Aug 28, 2009 Phil Blackwell Uncategorized
Seven months ago, it was made official — Eric Ormond’s 12-year climb through the coaching ranks of the Jamesville-DeWitt football program had reached the top.
After Dennis Schahczenski stepped down at the end of the 2008 season, Ormond, the team’s defensive coordinator, was tapped to be his successor. It made sense, since Ormond had thorough knowledge of the J-D program.
It all began in 1997, when Ormond was hired to coach the modified Red Rams. Two years later, he went to the JV team, and in 2001 Ormond came to the varsity team, where for eight years he has tutored the defense.
Ormond said he was shocked and surprised by Schahczenski’s departure, but delighted to get the chance at the top job. He said his first priority was to get players throughout the program to focus on the gridiron.
“My goals are to create opportunities (for kids) to focus and specialize on football,” Ormond said.
Unlike basketball or lacrossse, said Ormond, it’s tough to play football year-round, so “you really have to sell the weight room.” Since he took over, Ormond has helped increase year-round work with the weights, four days a week.
In addition, J-D’s players took numerous trips to seven-on-seven tournaments, both locally (Cicero-North Syracuse and Utica College) and otherwise (two events in Pennsylvania), giving them lots of chances to work on skills — and bond.
The open question is whether this revamped approach will work with J-D’s 42-man roster as it opens with a flourish against Fowler this Sunday in the annual Kickoff Classic in the Carrier Dome.
A spirited battle is going on to succeed long-time quarterback Joe Daddario. Both senior Joe Emmi and junior Davi Sacco are getting looks in practice. Both played in Saturday’s scrimmage at Indian River, looking to impress offensive coordinator Kevin Kalfass — who, like Ormond, played at Solvay High School under its legendary coach, Al Merola.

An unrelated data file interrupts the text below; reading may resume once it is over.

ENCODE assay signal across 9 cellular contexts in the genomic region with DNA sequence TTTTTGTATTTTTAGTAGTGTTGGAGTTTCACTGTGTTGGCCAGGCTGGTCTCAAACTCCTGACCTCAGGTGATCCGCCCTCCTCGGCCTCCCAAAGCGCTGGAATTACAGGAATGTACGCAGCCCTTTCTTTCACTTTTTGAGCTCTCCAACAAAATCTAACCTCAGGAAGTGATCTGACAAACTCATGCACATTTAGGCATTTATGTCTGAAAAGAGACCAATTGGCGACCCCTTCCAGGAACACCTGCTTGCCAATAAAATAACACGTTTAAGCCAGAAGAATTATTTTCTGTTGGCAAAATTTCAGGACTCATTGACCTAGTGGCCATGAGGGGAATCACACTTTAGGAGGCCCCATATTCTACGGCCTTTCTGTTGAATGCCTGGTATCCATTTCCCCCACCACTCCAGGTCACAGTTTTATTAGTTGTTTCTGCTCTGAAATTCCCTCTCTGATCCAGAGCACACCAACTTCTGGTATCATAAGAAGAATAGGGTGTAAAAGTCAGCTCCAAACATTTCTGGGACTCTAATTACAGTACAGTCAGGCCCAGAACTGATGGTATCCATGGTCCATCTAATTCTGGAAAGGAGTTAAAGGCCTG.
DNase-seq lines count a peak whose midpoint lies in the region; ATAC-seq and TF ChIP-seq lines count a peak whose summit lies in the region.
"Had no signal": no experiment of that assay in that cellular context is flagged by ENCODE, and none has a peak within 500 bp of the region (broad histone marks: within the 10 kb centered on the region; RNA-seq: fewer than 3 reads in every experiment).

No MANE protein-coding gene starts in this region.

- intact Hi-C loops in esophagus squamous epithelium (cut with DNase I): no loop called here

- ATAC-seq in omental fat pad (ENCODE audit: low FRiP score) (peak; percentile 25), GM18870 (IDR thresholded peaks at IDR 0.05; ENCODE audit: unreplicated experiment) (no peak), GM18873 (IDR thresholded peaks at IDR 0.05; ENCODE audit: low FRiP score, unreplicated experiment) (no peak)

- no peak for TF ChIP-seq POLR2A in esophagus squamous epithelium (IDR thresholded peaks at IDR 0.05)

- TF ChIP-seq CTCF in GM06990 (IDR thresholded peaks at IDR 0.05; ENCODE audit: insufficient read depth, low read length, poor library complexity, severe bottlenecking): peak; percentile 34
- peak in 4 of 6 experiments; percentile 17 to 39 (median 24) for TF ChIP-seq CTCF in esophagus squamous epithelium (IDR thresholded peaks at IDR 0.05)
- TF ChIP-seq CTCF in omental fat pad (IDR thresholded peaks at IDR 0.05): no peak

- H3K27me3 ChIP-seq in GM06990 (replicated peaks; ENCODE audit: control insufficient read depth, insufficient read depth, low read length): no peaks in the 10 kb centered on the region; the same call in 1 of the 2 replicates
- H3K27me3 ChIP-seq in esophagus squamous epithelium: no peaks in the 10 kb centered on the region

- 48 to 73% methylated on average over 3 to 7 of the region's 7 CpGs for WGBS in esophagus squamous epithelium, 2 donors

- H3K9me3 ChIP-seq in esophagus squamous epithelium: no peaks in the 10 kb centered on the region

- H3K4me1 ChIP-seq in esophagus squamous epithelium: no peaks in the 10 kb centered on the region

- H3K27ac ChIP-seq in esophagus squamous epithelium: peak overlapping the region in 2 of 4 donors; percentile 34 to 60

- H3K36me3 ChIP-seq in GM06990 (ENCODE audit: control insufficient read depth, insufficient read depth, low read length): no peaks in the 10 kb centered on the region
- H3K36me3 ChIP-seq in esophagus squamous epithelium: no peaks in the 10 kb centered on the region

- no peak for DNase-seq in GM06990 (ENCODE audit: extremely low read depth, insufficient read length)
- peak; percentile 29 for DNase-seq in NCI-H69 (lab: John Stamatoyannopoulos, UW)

Whoever starts will be flinging passes to Demetrius Mitchell, the leading receiver in the Class A American division in 2008. If defenses gang up on Mitchell, that could leave openings for fellow receivers Jamie Shibley and Brandon Franklin.
J-D has a lot of depth in the backfield, too. Jailaan Kinsey leads the group, with Jerome Bryant at fullback, but there’s a good chance Ahkeem Williams will see carries, as could Curtis Walker and Joe Shepard.
On the offensive line, baseball standout Kenny Schunck is a 233-pound anchor as he returns at center, flanked by 230-pound lacrosse star Mac Feiner at guard. At 290 pounds, Cody Marsh could prove to be an imposing tackle, with Mike Paul (190 pounds), Matt Muller (230 pounds) and Kyree Adams (250 pounds) adding further size.
Ormond employs a unique 5-2 defensive look, designed to protect against both the run and the pass. The key to it, said Ormond, is preventing big plays.
Shepard and Feiner return at defensive end. Both saw their 2008 seasons cut short by injury — Shepard to his Achilles, Feiner to his knee — and it affected the entire defense. Now healthy, they, along with Williams, give J-D an imposing trio of pass rushers, with Marsh at nose guard and Mike Paul at tackle. Koy Adams could take the other tackle spot.
Schunk returns at linebacker, specializing in run defense alongside Dave Urciuoli, a 5-11, 160-pound dynamo whose speed and toughness provide an ideal contrast. Alex Hatem moves from linebacker to cornerback to aid an inexperienced secondary where Tim Bright plays free safety, Peter Klim could start at corner and the versatile Jake LaRussa could fit in anywhere.
J-D’s schedule is favorable. It gets both Fowler and Fulton (at Central Square) in neutral sites and, in between, plays four straight home games against Whitesboro, Mexico, Nottingham and East Syracuse-Minoa. Only Cortland (Oct. 9) is a true road trip.
Ormond said his team needs to do three things if it wants to move up and challenge the likes of ESM and Fulton in the Class A American Division — (1) become more physical, (2) become more disciplined and (3) find good team chemistry.
Twelve years in one place, and a proper diagnosis is not difficult to find.